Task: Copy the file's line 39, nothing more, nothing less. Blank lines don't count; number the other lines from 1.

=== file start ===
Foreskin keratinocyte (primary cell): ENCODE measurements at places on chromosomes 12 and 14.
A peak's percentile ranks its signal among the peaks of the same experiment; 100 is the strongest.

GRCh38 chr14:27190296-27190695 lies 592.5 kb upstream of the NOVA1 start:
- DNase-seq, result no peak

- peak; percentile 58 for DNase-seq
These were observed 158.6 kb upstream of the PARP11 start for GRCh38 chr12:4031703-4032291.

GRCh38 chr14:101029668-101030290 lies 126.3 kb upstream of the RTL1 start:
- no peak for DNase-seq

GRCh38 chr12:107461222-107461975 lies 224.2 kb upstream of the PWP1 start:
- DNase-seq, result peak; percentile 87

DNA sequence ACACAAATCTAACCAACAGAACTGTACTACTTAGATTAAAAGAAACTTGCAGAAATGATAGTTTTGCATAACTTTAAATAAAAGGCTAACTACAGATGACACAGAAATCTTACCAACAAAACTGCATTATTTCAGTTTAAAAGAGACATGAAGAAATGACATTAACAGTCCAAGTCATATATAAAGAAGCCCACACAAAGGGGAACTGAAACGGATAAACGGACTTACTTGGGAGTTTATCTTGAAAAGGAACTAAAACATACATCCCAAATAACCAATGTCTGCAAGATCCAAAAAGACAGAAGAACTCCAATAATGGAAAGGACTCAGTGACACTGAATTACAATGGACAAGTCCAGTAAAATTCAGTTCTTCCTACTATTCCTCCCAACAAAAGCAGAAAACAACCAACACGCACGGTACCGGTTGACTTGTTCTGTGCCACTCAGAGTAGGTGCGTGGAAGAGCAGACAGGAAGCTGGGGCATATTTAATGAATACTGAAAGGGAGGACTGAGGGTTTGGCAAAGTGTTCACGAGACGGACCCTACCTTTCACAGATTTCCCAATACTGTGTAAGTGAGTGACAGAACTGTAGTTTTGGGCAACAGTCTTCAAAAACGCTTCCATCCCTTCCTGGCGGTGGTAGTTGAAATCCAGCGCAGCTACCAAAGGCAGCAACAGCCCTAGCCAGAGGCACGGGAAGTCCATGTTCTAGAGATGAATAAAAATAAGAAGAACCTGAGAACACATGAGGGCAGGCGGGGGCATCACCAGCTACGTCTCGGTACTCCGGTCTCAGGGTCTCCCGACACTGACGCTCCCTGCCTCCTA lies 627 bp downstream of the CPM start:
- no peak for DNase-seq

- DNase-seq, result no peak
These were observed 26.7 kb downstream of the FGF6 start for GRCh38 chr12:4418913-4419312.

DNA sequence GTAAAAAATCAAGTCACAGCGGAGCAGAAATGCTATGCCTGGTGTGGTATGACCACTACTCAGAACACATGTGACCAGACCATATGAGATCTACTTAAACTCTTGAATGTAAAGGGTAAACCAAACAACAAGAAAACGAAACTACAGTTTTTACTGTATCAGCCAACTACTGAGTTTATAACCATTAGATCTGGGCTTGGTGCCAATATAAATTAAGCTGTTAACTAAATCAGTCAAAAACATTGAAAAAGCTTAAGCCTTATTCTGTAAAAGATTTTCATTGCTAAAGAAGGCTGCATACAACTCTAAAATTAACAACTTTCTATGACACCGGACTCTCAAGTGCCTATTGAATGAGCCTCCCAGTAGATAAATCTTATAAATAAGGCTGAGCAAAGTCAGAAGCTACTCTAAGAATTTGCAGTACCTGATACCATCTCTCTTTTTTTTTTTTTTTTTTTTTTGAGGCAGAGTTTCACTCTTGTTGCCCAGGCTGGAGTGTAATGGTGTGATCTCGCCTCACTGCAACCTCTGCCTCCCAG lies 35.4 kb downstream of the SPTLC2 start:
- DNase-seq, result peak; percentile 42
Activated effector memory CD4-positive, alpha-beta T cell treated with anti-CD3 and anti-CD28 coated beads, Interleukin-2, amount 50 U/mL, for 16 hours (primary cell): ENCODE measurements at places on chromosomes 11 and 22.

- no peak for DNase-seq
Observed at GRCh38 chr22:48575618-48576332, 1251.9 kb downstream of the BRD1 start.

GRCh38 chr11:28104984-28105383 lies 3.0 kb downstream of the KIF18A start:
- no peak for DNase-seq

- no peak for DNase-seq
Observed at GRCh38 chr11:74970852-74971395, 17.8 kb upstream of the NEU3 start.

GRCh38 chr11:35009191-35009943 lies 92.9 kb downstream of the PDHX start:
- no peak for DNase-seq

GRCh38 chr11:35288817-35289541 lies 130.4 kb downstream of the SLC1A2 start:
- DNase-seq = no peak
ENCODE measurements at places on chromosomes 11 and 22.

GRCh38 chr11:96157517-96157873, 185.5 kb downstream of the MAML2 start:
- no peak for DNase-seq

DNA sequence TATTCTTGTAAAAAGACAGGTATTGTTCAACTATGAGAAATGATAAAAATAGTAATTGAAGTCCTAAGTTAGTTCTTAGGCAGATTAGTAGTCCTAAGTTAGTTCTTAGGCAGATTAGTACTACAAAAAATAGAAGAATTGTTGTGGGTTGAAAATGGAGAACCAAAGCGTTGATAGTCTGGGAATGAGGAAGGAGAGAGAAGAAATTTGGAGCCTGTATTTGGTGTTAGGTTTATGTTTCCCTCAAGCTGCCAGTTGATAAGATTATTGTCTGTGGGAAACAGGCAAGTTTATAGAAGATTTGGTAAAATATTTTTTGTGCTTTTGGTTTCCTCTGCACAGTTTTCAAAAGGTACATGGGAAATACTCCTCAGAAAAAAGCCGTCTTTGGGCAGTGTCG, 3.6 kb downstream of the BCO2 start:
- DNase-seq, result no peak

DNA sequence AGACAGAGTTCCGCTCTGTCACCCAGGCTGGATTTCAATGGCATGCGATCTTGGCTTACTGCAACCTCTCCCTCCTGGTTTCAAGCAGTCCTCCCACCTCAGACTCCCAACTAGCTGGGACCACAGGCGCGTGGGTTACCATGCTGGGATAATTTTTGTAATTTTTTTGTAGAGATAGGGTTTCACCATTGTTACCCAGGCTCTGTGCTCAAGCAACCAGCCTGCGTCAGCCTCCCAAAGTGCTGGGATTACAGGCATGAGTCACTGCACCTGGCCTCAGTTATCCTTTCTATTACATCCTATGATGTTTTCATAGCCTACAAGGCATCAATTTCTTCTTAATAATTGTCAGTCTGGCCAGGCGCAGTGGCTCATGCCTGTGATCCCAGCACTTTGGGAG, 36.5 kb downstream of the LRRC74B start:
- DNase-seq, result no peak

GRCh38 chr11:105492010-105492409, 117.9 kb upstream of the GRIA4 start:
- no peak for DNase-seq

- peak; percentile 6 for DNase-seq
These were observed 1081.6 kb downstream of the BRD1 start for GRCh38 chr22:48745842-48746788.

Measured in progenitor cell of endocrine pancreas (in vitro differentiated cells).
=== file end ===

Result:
Measured in progenitor cell of endocrine pancreas (in vitro differentiated cells).